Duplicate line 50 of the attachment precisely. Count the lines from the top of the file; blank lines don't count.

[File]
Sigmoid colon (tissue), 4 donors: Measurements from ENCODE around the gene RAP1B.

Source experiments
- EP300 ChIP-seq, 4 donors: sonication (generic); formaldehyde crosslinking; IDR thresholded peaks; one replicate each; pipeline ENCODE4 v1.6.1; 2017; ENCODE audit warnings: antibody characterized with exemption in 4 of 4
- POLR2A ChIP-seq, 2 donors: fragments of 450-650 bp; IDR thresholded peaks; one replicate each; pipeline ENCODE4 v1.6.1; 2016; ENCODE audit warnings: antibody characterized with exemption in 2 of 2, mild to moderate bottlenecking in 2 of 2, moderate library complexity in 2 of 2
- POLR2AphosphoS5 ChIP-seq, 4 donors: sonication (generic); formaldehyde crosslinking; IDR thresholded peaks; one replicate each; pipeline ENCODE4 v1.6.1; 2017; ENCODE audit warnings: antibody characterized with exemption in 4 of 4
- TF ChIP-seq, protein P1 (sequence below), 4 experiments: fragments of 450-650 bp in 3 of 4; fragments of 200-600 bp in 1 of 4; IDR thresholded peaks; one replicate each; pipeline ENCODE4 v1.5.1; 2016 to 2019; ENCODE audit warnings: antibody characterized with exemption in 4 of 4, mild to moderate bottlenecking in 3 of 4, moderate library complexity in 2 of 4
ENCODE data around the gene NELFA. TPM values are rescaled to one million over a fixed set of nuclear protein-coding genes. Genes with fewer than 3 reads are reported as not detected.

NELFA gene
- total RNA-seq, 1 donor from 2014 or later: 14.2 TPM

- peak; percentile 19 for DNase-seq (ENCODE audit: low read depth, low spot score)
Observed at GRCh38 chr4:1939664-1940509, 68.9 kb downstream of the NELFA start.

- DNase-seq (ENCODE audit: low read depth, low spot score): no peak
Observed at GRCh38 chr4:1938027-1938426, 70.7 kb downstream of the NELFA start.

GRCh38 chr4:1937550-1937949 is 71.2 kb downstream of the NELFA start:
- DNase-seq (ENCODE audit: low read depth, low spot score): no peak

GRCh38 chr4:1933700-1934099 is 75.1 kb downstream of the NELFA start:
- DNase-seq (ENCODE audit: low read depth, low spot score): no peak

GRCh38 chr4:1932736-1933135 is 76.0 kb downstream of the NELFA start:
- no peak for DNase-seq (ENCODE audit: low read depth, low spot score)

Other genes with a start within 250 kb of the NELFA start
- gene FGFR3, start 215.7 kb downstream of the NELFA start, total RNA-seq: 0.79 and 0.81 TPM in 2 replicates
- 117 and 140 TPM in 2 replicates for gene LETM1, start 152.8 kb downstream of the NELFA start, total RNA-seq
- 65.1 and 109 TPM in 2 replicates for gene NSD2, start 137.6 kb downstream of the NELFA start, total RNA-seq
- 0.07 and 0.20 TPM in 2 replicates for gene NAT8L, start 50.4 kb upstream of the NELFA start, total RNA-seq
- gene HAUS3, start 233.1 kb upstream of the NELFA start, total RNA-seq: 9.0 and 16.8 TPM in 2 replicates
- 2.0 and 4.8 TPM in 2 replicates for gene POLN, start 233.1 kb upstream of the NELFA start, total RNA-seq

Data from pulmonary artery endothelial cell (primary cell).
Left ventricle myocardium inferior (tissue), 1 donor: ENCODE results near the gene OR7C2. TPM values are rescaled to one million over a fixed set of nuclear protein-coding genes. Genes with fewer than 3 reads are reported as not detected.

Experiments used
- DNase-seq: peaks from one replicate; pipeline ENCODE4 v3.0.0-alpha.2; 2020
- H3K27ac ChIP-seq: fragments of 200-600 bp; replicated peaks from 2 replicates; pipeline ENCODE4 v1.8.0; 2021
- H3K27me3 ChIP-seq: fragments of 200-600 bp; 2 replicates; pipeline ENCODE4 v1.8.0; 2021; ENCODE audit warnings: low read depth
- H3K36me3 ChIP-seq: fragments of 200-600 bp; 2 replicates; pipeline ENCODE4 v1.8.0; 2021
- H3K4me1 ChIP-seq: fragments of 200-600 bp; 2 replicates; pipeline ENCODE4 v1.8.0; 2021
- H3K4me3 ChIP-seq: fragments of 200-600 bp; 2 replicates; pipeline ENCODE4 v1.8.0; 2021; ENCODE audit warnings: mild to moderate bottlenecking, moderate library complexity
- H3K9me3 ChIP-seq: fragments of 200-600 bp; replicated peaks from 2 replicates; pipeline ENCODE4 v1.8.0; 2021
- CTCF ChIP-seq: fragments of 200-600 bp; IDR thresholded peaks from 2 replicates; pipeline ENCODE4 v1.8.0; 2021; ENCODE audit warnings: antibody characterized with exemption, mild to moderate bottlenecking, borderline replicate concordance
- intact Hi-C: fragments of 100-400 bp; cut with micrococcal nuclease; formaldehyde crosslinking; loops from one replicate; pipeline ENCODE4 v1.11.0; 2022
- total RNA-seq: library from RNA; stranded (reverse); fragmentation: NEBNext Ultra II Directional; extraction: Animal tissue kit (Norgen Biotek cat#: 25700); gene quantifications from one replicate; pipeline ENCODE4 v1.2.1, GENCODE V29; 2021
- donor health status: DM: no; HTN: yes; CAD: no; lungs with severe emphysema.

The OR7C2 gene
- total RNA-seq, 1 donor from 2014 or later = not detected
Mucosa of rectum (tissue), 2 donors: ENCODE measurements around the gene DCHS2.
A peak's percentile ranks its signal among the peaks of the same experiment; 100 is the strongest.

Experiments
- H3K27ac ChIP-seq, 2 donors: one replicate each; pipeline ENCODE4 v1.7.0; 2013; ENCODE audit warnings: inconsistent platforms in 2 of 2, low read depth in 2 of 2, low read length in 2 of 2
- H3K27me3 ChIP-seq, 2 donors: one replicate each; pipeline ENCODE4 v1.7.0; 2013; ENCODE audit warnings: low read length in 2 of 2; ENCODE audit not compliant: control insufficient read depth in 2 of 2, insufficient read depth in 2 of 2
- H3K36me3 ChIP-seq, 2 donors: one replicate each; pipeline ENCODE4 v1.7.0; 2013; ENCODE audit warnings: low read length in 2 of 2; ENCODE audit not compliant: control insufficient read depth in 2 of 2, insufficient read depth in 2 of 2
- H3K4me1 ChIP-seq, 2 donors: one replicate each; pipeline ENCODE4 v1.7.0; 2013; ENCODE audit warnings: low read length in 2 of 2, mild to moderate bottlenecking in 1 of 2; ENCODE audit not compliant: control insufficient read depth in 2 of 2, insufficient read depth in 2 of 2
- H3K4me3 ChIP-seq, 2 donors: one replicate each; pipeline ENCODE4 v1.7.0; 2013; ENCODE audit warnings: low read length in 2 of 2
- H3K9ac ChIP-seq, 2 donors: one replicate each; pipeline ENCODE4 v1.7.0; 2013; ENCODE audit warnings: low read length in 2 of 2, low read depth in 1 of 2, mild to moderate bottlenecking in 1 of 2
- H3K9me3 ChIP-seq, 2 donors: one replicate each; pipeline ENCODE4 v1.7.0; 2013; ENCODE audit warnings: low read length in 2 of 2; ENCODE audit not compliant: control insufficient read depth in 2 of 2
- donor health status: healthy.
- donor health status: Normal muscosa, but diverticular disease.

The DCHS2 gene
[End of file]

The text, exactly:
- H3K4me3 ChIP-seq, 2 donors: one replicate each; pipeline ENCODE4 v1.7.0; 2013; ENCODE audit warnings: low read length in 2 of 2